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  • Writer's picturePinkishe Foundation


The best part about dreaming is that it is unconditional. Every human being irrespective of color, creed, and gender is blessed with the ability to chase their dreams and fulfill their aspirations. How wonderful it is that almighty has imparted us this ability without any bias. Still, dreamers often have to cross certain manmade barriers. The ruthless human society often disallows weaker gender, physically disabled, economically downtrodden and mentally/emotionally challenged co-inhabitants of the world to dream and leaves no stones unturned in hindering the realization of these dreamers and aspires. Some fall prey to these obstacles others defy them and tediously work towards them.

Sujata Goenka shares with our readers real accounts of two such dream crusaders.

I, Arushi Gambhir, was diagnosed with meningomyelocele (neural tube defect) and hydrocephalus (fluid accumulation in the brain) at birth because of which I underwent several brain and spine surgeries along with few orthopedic procedures leaving me wheelchair bound for the past 16 years. The hardships of the sufferer and their immediate family dealing with such lifelong physical disabilities are impossible to fathom. Primarily because they lack hope, hope that things will be better someday. For some of us, leading a normal day to day life is an unfulfilled dream at times and accomplishing this menial dream is no mean feat. For me the ability to receive good education and becoming self-reliant was one such dream.

Getting to a good school was yet another challenge but I was lucky to be accepted by The Pinnacle School (My primary school) which nurtured me and helped me realize my full potential. Every single day was a challenge. We always needed a ground floor house with good parking space so that I could move in and out for going to school and therapies as apartments with lifts were generally not available or beyond our reach. Also, I needed a ground floor classroom where my school extended support beyond its capacity. My parents were heavily dependent on domestic helps for every little thing. They made sure I was well assisted during school hours as well.

I attended regular schools since I was 4 years old. We were constantly under the fear, thinking of the reliability of the helps. I had to become self-reliant, this constant dependence and fear of the unforeseen fueled my grit unfailingly over the years. Helps would constantly threaten us to leave because they knew that if they left I would not be able to go to school. They saw it as the biggest opportunity to negotiate and demand hefty sums. My parents bore it all.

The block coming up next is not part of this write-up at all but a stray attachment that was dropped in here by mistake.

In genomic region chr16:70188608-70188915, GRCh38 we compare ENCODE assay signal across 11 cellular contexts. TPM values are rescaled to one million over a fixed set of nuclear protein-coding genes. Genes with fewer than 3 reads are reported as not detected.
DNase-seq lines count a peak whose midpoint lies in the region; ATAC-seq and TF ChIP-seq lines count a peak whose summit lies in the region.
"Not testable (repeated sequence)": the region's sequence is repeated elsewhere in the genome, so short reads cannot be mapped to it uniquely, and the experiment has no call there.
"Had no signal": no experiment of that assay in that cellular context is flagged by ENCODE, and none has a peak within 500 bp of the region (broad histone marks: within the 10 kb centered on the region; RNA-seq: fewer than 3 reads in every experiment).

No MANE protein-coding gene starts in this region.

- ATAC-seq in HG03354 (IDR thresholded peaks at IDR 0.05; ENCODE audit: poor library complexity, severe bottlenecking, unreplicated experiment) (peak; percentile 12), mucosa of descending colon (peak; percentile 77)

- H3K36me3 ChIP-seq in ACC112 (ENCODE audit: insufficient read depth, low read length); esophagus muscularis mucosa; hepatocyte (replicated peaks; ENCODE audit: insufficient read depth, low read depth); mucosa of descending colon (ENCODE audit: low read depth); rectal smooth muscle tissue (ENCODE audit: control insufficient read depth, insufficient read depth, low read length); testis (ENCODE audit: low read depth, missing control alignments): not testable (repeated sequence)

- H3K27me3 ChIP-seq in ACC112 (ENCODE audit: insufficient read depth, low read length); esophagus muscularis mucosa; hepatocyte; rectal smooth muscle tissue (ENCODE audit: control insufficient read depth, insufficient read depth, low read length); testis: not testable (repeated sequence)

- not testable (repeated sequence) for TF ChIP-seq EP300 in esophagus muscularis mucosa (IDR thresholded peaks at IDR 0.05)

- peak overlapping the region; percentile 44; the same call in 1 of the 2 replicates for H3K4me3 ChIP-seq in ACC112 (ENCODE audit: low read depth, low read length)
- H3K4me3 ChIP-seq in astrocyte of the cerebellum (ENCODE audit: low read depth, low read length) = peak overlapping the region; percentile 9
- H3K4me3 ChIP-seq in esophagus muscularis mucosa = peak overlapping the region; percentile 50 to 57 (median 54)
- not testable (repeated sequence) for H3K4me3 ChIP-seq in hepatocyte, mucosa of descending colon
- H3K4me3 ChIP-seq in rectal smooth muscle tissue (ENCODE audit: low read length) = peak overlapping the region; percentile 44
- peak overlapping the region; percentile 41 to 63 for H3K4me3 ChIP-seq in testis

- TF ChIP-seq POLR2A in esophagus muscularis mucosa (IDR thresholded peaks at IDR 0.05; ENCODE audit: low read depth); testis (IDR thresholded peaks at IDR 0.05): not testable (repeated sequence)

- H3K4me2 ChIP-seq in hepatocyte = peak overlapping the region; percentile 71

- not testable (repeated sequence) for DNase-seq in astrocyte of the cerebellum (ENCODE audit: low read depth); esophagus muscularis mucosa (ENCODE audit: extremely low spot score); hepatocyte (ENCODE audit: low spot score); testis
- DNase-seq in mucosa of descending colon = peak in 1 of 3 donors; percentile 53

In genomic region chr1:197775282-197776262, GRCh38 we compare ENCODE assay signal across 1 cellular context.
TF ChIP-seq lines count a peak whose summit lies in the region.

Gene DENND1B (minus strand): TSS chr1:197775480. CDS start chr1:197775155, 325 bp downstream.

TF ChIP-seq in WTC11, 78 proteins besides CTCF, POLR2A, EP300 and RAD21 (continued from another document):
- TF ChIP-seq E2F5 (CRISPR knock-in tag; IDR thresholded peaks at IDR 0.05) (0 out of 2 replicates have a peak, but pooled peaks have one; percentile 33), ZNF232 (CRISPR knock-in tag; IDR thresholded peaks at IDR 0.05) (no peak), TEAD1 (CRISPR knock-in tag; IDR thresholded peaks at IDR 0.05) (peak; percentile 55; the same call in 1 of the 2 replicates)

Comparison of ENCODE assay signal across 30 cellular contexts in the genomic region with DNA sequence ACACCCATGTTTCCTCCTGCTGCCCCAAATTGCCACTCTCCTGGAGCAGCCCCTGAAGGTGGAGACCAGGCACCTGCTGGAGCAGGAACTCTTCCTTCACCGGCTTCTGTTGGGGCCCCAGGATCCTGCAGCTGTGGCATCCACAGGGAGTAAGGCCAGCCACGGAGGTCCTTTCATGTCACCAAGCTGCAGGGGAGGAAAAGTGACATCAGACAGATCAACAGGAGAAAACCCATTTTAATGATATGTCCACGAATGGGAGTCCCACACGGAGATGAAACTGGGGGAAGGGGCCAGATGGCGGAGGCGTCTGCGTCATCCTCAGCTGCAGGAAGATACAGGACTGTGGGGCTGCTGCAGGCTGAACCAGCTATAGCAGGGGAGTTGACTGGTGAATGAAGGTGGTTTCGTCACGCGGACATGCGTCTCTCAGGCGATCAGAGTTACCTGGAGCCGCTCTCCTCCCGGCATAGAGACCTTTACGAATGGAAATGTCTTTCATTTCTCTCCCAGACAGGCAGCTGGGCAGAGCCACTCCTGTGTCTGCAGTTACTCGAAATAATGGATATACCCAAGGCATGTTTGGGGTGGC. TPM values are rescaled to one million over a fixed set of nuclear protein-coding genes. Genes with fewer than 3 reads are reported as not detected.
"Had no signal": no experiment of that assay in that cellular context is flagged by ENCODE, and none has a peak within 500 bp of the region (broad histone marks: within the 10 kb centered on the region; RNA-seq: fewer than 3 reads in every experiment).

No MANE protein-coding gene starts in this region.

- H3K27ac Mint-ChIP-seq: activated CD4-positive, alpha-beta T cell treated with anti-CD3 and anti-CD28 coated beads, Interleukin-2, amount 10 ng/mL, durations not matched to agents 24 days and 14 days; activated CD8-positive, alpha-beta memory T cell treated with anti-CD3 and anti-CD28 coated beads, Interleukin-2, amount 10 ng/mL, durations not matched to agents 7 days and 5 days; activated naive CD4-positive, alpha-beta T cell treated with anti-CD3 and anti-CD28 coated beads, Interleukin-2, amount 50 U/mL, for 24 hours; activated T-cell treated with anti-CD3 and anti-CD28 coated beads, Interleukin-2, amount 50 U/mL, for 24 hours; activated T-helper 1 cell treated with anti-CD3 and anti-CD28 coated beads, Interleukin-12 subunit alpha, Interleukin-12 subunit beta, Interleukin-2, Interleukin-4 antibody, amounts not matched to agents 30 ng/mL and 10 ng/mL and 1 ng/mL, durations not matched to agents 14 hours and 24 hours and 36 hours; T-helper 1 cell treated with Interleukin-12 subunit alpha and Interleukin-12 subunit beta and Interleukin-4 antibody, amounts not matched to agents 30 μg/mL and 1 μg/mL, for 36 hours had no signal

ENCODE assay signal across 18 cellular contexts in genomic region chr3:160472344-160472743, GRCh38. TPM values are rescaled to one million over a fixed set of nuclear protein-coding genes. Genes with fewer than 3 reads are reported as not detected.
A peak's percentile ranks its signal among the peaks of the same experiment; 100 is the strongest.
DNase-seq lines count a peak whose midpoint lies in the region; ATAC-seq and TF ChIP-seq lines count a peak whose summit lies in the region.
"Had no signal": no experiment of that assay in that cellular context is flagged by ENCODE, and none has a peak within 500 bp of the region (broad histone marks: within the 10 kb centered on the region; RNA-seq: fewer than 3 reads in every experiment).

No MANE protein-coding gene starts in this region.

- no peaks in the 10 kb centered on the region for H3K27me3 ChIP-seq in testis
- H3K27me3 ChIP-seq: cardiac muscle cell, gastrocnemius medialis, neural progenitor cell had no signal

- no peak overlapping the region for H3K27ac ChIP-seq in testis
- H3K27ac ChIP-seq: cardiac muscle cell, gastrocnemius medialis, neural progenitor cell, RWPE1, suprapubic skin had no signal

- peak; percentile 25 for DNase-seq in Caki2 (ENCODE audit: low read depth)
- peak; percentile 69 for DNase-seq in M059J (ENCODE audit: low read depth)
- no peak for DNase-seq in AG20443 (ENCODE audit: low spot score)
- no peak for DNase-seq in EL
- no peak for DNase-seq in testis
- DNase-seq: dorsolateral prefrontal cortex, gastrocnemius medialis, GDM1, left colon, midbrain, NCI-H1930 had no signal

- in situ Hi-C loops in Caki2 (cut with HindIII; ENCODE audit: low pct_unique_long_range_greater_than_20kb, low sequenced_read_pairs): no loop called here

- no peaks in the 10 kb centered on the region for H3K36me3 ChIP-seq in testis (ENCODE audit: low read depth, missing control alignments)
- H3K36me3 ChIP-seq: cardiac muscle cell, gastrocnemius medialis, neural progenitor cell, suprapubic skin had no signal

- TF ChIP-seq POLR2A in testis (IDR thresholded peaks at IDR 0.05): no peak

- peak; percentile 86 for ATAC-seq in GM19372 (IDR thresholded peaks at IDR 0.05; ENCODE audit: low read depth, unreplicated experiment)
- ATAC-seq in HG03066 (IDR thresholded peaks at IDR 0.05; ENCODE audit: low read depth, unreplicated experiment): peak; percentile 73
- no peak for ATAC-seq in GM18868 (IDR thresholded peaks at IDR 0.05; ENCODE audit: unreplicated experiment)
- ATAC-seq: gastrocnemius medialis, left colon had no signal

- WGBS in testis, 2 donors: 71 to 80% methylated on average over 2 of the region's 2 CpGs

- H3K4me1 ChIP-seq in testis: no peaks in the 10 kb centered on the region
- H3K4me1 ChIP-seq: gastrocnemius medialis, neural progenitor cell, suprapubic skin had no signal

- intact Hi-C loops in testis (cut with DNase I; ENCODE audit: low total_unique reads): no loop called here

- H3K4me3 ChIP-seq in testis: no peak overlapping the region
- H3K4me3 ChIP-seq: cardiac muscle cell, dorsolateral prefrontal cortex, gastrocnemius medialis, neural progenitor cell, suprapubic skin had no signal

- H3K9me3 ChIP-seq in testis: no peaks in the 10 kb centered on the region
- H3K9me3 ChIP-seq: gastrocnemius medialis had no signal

This day to day struggle brought me face to face with the stark reality of the world. Empathy, sensitivity and humanity are not everyone's cup of tea. Still there were a few blessed souls who stepped out of their comfort zones to make me realize my dream. I am forever indebted to those students, teachers and my honorable principal ma'am for being a strong pillar of support at Sardar Patel Vidyalaya, New Delhi. It is because of them that my dream to work towards professional education will surely be realized someday for sure.

Though, I am still work in progress. I have always been interested in the field of nutrition. I want to become a nutritionist in future and I believe that with hard work I can accomplish this. Grit, dedication and hard work are the most important ingredients for realization of one's dreams, big or small!

I, Sudha came from economically downtrodden section of the society and resided in a village near Delhi. While I stayed at home my brothers went to school, as per the social norms. After all, my brothers would be the earning members of the family later in life while I would be married off to another family so why invest in my education? My parents were saving money for my wedding which would be utilized for clothes and jewelry. The thought of marriage never attracted me and yet I was married off at a tender age of 17. Soon I was blessed with a baby girl and two years later with another girl child.

Consequently I never got a chance to even speak about my dream of becoming a teacher. Like my father, my husband too was of the view that it was better to keep the girls at home rather than sending them to school for education. I finally spoke as I did not want my daughters to meet the same fate as I did. I now dreamt of educating my daughters all the time. I faced stiff opposition and economics was the only stated reason for denying my girls a chance to gain education.

I came to know about Eco- friendly India -EFI through a friend. They were distributing sewing machines, threads and fabric and all what I would have to do was stitch cloth bags. I readily grabbed this opportunity and knew that this extra income will ensure my daughters' education. Finally, my husband allowed me to explore this new venture as it would bring money into the household.

Today I am fulfilling my dream of educating my daughters. Hopefully my daughters will become teachers someday!

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